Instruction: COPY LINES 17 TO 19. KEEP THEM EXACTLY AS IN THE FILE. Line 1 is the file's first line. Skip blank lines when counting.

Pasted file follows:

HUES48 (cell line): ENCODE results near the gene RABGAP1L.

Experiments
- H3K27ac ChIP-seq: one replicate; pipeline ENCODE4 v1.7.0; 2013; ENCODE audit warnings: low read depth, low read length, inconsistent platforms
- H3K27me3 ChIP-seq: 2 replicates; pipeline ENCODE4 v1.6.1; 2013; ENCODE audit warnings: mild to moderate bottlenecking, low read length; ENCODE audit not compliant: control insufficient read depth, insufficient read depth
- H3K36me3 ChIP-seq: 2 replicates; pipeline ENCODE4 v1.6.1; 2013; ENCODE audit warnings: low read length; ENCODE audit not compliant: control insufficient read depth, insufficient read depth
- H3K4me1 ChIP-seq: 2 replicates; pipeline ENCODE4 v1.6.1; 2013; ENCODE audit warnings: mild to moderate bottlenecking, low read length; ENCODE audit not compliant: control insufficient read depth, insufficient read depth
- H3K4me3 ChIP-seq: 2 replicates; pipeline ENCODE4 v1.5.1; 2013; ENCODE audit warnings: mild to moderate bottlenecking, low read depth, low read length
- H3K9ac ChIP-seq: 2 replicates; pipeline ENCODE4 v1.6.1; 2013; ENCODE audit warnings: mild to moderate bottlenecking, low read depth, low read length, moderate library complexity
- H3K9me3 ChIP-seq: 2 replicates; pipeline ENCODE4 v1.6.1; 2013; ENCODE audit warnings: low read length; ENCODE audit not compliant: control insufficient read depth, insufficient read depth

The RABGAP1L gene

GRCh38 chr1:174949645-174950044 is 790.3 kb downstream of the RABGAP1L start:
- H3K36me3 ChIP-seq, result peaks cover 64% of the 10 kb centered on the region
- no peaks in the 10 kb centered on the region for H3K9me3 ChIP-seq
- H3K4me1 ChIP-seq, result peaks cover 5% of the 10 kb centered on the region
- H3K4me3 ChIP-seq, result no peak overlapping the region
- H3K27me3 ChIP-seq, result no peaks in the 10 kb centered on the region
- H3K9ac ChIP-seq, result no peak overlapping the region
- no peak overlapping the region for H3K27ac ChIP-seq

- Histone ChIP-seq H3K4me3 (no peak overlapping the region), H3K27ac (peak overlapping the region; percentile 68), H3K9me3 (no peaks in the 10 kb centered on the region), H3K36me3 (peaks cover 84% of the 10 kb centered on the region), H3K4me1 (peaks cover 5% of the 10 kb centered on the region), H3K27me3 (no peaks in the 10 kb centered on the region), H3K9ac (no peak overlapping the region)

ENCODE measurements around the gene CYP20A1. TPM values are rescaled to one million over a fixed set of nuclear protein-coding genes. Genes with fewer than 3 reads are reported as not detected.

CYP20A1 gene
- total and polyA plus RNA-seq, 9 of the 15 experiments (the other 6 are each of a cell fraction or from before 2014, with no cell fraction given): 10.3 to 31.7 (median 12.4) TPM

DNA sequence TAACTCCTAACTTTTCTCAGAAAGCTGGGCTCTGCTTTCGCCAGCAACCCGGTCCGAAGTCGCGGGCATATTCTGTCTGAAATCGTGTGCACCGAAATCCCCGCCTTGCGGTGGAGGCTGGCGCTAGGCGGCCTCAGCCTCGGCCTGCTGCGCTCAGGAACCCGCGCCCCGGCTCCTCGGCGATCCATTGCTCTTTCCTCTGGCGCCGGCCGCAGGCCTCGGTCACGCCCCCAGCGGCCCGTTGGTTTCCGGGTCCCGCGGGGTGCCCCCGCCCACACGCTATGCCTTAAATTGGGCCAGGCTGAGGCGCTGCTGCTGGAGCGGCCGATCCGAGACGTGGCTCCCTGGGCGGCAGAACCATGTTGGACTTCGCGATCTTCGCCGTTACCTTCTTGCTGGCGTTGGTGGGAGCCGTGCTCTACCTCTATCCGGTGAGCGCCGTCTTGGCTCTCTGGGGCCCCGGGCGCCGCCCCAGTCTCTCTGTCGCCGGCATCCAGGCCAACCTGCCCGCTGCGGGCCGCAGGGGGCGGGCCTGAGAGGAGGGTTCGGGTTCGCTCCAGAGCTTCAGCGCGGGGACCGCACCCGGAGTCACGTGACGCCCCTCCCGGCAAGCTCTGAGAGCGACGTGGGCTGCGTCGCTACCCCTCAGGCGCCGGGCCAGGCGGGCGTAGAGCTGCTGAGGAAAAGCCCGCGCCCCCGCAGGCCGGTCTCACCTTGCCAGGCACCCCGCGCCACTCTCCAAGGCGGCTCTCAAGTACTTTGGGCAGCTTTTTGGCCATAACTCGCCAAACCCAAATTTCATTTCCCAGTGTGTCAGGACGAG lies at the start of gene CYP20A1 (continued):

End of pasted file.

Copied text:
- H3K9ac ChIP-seq, result no peak overlapping the region
- no peak overlapping the region for H3K27ac ChIP-seq

- Histone ChIP-seq H3K4me3 (no peak overlapping the region), H3K27ac (peak overlapping the region; percentile 68), H3K9me3 (no peaks in the 10 kb centered on the region), H3K36me3 (peaks cover 84% of the 10 kb centered on the region), H3K4me1 (peaks cover 5% of the 10 kb centered on the region), H3K27me3 (no peaks in the 10 kb centered on the region), H3K9ac (no peak overlapping the region)